Five Things Mort Rosenblum Knows About the Challenges of Conflict Reporting

If there’s anything that Mort Rosenblum understands, it’s the kind of reporting that pushes past everyday media noise and makes an impact. As a foreign correspondent, Rosenblum broke the story of Argentina’s “dirty war” during the 1970s, wrote history-making stories about famine in African nations in 1984 and managed AP bureaus from Kinshasa to Paris. He’s still reporting, doing the Mort Report, along with magazine assignments, and inspiring a new generation of hopeful reporters at the University of Arizona, where he’s teaching and preparing them for the challenges of journalism today.

What kind of challenges?

The rise of the stringer. “Foreign correspondents are an endangered species. During World War II, there were more than 2,500 foreign correspondents serving American media companies. Today, that number is a small fraction of what it once was. A great deal of the news we get from war zones comes from freelancers — ‘independents, if not stringers’ — who are underpaid and under-supported. This new normal is the opposite of investing in conflict journalism.”   

The disappearing context. “As a reporter, I try to sit back and sketch the larger context that reveals the complexities of a conflict story. This is what I call the backdrop. And way too often, the backdrop is boiled down into a news crawl that you see at the bottom of a TV screen: into a hundred words or less. Honestly, can you think of anything that matters to the future of the world that can be told in 150 words?”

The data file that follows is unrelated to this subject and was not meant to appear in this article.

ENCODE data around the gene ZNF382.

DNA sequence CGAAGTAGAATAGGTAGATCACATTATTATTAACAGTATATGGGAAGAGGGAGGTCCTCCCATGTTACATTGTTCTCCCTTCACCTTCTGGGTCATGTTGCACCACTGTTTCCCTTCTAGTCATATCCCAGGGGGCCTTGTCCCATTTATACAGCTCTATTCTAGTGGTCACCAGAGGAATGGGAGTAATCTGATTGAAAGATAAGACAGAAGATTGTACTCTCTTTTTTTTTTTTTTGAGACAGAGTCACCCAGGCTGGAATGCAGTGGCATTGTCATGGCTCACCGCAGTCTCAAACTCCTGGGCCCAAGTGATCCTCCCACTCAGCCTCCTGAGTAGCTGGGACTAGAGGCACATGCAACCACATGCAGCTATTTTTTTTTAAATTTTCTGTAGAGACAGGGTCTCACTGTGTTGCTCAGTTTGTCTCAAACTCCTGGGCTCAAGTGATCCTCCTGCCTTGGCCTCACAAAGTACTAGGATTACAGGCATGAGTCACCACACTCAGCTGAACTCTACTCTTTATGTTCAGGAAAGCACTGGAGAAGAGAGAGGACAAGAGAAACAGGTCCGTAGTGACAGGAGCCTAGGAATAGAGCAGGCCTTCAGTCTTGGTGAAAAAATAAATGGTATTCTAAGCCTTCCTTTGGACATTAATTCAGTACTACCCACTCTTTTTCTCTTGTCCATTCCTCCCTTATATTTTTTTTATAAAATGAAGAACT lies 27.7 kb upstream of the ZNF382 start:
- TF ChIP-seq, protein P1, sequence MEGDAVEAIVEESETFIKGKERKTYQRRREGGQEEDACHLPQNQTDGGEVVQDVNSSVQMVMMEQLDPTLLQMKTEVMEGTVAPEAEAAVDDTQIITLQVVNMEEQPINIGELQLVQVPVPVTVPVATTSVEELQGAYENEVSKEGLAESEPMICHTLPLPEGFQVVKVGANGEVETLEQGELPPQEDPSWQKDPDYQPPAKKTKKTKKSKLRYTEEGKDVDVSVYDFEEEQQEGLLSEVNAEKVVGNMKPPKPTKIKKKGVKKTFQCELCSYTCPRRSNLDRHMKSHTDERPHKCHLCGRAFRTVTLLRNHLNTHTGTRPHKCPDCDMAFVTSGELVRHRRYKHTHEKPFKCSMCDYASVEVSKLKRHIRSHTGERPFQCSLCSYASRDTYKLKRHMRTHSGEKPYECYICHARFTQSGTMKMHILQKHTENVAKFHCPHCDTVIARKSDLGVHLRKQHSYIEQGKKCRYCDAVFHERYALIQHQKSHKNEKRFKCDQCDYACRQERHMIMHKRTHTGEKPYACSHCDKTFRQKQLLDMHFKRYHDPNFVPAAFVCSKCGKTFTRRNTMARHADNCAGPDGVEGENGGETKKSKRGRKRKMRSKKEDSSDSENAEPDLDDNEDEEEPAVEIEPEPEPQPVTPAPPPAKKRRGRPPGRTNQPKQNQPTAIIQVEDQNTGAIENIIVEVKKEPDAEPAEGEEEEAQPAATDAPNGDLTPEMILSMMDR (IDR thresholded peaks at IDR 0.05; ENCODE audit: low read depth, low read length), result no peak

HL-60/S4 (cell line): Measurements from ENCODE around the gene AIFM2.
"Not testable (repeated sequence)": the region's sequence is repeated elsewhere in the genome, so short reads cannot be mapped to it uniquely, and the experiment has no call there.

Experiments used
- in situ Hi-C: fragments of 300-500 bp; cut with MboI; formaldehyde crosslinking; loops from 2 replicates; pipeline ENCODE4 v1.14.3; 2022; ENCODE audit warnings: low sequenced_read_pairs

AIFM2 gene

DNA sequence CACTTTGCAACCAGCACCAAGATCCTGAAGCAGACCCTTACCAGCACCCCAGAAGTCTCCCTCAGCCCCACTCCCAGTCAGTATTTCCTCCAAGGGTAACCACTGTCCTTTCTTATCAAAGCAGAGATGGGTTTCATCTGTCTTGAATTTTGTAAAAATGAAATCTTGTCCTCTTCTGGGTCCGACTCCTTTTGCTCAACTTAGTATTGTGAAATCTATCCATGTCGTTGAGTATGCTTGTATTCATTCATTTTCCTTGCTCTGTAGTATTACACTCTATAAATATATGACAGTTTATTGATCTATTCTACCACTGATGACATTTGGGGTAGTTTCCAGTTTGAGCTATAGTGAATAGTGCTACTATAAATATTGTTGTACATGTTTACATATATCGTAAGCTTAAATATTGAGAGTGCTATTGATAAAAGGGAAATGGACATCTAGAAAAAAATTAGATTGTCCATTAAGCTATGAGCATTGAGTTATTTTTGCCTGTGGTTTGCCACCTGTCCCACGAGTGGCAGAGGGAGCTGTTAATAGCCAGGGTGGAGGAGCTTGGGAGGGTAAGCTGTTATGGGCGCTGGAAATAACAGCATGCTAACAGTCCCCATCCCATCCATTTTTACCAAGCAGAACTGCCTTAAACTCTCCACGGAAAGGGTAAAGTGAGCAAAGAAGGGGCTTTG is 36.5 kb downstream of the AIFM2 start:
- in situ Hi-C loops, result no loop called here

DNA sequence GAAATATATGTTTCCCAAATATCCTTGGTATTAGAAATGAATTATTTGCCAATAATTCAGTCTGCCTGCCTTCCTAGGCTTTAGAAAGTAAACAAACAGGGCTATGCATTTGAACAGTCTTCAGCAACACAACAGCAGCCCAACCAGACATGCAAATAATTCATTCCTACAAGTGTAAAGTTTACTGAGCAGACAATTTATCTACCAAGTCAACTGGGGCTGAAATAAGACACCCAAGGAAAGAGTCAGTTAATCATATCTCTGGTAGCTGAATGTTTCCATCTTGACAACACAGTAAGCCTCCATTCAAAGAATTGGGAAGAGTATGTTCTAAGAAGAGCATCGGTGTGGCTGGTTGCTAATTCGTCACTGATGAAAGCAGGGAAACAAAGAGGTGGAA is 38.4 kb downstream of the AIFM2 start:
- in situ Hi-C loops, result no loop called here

The objectivity trap. “I’ve lost count of the number of times when an editor has looked at a story I’ve written and said, ‘Well, what’s the other side?’ The trouble here is that you can always find another side. But if you have to turn over too many stones hunting for that alternate perspective, then you’re not achieving objectivity — you’re creating an imbalanced narrative.”

The free range. “Back in the Gulf War, the Pentagon had a name for independent journalists who didn’t embed with military outfits: they were called “unilaterals.” They undertake the hardest, most dangerous conflict reporting. And it’s also the most important. These are journalists doing what they should be able to do in any story: finding action as it happens, staying long enough to talk with people, and returning to headquarters to demand answers to what they know to be the crucial questions.”

The truth. “One of the great challenges we face as storytellers is assessing truth without knowing how our audience may perceive reality. In America, millions of people have created their own truth and they filter everything through that invention. And when it comes to war, this lens of augmented reality can alter perceptions of what’s possible — including peace.”

We’re excited to welcome Mort Rosenblum as a moderator at the War Stories. Peace Stories. symposium. He’ll be joined by New York Times Pentagon correspondent Helene Cooper, Anna Therese Day (founder of Frontline Freelance Register, whose Middle East reporting has been featured on CNN, Al Jazeera English, and VICE), Mike Jobbins, a senior director at Search for Common Ground—the world’s largest dedicated peacebuilding organization, Scott Stearns (Voice of America’s State Department correspondent and former Dakar Bureau Chief, White House correspondent, and Nairobi Bureau Chief) and Heba Aly, Director of IRIN News, which has been at the forefront of reporting on humanitarian crises including the Ukrainian civil war and the ongoing Rohingya genocide.

PHOTO: Harun Najafizada, BBC Reporters, Afghanistan